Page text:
Let the hot loaf cool for an hour before cutting.

Try making this bread the next time you find yourself with several hours at home.  Yes, it requires a little more time than most homemade bread. But it’s not so much hands-on time. The yeast needs time to do its thing.

Your patience with the process will be repaid with flavor and a crusty exterior.

More recipes and tips for your bread maker:

If you enjoyed this recipe, it would help others and me if you gave it a five-star rating inside the recipe card below. 🤩 No comment required. Thank you.

Hope to see you again soon!
Paula

p.s. Questions or suggestions? Please email me: Paula at saladinajar.com.

Yield: 12 servings

Crusty Bread Machine Recipe

Crusty Bread Machine Recipe

This Crusty Bread Machine recipe (made in a bread machine) produces a rustic loaf of bread that involves making a sponge the night before. Overnight, the dough develops a deep, yeasty flavor in addition to a soft texture with a close crumb.

Prep Time 19 hours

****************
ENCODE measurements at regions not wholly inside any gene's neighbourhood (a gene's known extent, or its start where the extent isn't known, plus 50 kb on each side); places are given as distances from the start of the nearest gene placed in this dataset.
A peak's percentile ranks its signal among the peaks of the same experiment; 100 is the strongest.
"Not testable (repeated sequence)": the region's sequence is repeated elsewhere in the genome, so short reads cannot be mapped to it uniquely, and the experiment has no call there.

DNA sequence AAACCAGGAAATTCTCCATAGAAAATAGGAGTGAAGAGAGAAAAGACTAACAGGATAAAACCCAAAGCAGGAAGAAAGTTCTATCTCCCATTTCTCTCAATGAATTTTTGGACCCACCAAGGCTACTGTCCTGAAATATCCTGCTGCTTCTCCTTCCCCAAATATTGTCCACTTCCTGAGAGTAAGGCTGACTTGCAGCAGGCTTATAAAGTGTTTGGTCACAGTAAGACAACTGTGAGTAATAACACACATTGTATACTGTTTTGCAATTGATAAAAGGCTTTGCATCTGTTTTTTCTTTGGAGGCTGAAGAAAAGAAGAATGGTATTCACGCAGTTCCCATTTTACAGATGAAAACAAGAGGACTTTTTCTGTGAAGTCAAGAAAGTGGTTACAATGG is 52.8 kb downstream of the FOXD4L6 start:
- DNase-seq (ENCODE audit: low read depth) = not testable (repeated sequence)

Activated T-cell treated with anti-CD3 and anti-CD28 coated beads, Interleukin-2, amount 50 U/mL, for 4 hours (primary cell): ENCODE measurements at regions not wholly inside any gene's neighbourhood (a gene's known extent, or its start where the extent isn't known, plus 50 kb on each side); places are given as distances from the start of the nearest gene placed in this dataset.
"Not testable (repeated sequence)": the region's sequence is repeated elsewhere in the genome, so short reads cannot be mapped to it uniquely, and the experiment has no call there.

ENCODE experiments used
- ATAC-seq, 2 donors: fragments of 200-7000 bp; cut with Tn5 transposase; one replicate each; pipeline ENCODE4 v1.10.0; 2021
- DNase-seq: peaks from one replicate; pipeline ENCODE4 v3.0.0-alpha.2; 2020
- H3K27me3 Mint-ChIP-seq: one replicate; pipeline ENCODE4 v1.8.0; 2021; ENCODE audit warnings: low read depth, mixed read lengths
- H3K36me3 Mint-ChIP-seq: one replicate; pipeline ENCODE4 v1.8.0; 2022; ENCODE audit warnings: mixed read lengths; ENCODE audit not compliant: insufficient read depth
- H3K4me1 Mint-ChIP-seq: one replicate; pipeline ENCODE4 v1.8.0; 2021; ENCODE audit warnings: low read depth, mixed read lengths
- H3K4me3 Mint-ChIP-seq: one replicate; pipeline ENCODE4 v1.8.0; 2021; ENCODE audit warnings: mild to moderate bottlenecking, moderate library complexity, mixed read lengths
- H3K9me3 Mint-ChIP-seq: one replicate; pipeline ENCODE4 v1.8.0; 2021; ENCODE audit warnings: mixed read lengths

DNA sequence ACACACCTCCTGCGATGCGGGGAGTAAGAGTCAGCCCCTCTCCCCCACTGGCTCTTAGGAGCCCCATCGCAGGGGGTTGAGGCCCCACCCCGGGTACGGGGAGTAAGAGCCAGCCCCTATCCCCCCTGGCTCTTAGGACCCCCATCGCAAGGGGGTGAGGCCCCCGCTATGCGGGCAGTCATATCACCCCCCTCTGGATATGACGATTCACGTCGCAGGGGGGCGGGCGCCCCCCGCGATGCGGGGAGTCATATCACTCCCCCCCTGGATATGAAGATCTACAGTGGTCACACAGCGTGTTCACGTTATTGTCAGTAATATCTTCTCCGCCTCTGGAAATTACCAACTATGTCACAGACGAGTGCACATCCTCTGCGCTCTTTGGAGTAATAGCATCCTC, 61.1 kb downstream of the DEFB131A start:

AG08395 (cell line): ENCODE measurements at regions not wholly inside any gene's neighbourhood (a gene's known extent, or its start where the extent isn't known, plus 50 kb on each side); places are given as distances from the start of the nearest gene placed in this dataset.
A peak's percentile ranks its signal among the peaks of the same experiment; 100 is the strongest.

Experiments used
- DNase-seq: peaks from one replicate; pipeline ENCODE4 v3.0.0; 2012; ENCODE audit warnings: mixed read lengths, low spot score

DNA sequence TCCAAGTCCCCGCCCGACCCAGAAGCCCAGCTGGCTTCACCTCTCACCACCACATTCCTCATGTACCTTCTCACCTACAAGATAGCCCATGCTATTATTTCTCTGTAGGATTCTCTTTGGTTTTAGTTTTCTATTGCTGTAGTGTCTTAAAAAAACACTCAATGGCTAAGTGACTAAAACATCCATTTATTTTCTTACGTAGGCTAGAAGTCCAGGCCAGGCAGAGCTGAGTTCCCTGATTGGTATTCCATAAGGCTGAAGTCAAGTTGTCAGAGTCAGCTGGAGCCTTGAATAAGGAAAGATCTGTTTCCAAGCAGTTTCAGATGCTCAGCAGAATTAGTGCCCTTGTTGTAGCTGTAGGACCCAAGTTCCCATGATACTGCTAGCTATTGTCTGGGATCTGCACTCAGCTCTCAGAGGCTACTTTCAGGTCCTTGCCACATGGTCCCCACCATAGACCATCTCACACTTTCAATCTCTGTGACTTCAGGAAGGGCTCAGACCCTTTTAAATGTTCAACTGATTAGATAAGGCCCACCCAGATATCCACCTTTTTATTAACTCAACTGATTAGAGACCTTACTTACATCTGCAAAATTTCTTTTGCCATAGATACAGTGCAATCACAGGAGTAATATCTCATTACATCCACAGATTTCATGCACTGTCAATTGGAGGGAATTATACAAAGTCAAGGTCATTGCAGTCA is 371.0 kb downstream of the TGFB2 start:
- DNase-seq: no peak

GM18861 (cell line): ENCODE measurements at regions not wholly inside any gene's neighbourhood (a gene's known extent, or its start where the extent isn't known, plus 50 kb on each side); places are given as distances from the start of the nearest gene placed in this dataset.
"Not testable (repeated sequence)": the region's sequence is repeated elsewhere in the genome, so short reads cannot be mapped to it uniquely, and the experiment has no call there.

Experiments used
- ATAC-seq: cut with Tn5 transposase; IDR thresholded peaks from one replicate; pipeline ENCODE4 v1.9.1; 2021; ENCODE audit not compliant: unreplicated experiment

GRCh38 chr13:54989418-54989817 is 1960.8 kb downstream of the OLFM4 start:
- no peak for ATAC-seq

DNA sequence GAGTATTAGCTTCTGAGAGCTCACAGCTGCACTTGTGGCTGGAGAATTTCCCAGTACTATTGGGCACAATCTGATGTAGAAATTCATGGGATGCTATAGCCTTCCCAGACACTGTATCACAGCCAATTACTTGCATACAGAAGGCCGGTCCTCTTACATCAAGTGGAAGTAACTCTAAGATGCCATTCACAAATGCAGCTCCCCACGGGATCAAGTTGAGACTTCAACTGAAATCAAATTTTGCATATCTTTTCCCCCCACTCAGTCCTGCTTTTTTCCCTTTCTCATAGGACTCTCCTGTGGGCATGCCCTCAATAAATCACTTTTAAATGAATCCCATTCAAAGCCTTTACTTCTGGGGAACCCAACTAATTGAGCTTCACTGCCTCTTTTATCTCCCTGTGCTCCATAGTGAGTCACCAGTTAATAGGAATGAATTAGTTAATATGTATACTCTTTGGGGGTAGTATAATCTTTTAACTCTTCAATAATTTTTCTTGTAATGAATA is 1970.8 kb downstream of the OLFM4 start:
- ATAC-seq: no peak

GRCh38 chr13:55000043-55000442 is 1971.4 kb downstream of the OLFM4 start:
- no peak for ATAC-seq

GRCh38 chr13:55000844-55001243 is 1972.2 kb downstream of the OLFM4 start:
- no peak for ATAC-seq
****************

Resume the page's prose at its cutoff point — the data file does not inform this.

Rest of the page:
Cook Time 30 minutes
Total Time 19 hours 30 minutes

Ingredients

Sponge:

  • 1 cup (227 gr) cold water
  • 1-1/2 cups (180 grams) all-purpose, unbleached flour
  • 1 teaspoon instant or bread machine yeast

Dough:

  • 3 tablespoons (43 gr) cold water
  • 1 teaspoon sugar (optional but it makes a nice crust)
  • 1-1/2 teaspoon salt (9 grams)
  • 2 cups (240 grams) all-purpose, unbleached flour
  • 1/4 teaspoon bread machine or instant yeast

Instructions

Making the Sponge:

  1. Place water, yeast, and flour in a bread machine pan and select the "DOUGH" cycle. Mix for 1 minute. Use a small spatula to carefully push flour stuck in the corners into the mixing area. Unplug the bread machine, close the lid, and let the flour mixture stand at room temperature overnight or about 8 hours. Do not leave over 16 hours.

Making the Dough

  1. Open the lid of the bread machine and add the remaining water, sugar, salt, flour, and yeast.
  2. Restart dough cycle. Check dough after 5-10 minutes of mixing. If necessary, add additional flour 1 tablespoon at a time to form a smooth but slightly tacky ball. If the dough is too dry and bounces off the sides, add water 1 tablespoon at a time until the dough sticks to the sides then pulls away cleanly.